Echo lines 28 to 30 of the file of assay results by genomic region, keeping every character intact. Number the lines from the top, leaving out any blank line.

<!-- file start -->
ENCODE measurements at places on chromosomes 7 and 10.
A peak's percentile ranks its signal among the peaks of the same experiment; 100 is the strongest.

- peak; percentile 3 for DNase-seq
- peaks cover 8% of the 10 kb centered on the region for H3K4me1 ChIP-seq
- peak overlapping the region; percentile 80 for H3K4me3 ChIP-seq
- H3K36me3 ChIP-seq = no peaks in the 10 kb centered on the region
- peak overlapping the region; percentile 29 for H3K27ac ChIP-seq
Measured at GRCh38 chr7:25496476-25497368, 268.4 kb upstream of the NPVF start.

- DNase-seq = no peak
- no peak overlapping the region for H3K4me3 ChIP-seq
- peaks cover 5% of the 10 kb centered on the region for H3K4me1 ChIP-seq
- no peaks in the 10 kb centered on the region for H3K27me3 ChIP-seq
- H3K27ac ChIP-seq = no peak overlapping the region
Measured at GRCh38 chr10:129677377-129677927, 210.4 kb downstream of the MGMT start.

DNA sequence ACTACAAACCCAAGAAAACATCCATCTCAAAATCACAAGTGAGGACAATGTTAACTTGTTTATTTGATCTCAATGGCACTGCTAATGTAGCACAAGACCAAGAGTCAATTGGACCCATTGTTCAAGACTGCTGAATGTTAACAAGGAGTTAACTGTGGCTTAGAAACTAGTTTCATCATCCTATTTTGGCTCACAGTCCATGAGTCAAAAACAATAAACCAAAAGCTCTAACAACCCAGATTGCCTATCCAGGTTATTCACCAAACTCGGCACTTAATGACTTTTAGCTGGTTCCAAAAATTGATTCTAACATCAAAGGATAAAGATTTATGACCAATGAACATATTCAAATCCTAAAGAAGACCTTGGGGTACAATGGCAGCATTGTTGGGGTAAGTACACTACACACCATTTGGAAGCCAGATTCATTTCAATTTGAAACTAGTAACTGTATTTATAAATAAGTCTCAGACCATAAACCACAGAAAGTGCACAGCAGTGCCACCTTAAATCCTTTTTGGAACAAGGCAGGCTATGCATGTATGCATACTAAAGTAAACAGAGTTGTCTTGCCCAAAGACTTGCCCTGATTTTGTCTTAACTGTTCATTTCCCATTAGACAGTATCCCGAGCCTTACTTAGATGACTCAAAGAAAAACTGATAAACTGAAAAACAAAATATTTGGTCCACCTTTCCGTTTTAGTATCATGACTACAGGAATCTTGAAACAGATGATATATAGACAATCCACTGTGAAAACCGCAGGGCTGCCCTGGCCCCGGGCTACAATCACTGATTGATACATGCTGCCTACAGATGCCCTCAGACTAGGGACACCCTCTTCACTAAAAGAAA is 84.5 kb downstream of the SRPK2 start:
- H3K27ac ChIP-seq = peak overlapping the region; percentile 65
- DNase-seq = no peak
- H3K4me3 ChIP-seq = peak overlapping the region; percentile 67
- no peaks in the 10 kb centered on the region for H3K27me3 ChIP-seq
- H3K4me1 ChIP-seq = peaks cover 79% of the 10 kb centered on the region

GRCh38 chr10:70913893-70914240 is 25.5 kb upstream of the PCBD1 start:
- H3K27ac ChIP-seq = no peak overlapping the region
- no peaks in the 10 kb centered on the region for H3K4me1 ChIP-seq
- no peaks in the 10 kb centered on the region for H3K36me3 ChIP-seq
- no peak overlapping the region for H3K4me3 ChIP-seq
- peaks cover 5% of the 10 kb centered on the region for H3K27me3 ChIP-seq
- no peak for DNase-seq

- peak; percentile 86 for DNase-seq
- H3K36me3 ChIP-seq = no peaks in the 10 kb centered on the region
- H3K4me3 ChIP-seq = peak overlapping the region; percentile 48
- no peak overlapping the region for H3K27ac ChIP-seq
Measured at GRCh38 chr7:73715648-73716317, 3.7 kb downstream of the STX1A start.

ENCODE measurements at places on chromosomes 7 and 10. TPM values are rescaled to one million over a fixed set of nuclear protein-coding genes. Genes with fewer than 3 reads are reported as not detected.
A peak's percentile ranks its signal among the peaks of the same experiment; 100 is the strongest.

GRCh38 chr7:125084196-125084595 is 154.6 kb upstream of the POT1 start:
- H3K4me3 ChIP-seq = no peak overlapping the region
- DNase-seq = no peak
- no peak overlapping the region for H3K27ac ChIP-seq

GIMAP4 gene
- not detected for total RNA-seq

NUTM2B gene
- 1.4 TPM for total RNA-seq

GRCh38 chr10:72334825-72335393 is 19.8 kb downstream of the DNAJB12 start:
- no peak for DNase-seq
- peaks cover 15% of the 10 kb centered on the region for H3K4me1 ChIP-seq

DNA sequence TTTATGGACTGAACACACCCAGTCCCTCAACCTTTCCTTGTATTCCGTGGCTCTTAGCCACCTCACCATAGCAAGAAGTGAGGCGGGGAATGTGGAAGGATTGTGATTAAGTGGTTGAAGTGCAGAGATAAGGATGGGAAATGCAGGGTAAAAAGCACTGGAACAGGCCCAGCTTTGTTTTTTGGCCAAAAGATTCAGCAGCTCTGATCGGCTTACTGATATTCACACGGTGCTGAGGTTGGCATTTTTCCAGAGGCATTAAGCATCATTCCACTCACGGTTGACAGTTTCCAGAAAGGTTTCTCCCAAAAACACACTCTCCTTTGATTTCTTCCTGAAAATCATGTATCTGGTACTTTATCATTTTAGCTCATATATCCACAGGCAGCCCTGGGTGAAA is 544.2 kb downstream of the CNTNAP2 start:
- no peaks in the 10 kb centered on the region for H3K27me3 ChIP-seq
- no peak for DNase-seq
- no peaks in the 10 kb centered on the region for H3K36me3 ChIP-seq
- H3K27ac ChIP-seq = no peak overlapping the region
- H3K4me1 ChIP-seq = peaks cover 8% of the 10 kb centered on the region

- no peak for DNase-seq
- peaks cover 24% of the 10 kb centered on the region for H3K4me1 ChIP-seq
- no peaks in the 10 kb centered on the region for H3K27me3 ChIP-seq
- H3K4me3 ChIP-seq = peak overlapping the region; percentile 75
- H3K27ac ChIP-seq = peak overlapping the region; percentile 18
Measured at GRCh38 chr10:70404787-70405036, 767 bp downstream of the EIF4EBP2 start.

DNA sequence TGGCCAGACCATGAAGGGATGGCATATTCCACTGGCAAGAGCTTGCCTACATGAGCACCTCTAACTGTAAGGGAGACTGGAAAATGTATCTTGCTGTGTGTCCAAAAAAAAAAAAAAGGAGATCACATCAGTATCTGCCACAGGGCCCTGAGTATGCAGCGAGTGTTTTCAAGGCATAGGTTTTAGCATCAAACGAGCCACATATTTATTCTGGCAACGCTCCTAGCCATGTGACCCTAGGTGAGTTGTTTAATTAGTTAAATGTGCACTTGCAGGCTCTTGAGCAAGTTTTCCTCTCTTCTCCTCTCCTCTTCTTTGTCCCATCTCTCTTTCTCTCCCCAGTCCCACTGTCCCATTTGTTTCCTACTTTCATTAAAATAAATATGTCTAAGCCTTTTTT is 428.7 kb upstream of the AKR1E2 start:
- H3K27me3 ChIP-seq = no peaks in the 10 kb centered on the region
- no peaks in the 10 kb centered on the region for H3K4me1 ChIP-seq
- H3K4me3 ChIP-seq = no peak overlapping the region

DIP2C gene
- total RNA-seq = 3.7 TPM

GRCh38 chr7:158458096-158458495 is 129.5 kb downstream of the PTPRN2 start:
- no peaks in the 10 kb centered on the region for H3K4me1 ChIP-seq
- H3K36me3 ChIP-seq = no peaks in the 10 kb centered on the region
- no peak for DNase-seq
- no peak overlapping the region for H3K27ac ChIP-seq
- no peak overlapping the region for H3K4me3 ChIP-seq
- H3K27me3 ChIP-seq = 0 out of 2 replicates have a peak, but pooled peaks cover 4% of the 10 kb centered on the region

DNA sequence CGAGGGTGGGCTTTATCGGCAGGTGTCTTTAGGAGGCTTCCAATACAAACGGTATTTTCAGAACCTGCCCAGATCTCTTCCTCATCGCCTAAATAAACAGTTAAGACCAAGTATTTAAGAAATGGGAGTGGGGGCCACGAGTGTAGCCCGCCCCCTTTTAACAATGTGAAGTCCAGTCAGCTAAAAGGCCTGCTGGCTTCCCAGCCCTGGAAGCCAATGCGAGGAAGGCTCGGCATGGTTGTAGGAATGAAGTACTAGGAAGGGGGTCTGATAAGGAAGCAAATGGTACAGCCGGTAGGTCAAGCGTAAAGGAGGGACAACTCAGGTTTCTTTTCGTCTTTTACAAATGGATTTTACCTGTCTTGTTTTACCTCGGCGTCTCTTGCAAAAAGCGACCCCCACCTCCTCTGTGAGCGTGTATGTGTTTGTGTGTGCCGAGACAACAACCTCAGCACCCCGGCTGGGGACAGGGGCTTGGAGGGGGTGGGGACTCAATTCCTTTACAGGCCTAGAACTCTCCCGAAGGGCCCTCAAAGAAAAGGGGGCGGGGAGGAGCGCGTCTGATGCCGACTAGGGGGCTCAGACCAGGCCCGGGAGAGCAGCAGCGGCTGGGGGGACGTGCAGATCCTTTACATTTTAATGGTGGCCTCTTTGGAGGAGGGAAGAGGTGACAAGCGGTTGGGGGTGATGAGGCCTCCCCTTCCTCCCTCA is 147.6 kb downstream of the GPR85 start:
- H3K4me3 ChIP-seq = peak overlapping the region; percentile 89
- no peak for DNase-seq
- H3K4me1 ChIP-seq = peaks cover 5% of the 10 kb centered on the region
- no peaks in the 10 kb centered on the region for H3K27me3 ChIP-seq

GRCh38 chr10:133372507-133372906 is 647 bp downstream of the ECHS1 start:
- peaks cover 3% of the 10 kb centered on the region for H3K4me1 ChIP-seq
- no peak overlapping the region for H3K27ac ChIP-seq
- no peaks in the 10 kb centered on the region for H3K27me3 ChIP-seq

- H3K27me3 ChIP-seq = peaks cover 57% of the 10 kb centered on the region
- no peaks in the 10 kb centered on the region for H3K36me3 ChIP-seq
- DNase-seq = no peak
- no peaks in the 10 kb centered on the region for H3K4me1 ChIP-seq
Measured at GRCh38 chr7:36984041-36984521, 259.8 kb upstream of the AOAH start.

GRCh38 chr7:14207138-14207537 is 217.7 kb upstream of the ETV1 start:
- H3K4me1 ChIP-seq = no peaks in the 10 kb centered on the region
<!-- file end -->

- peak; percentile 86 for DNase-seq
- H3K36me3 ChIP-seq = no peaks in the 10 kb centered on the region
- H3K4me3 ChIP-seq = peak overlapping the region; percentile 48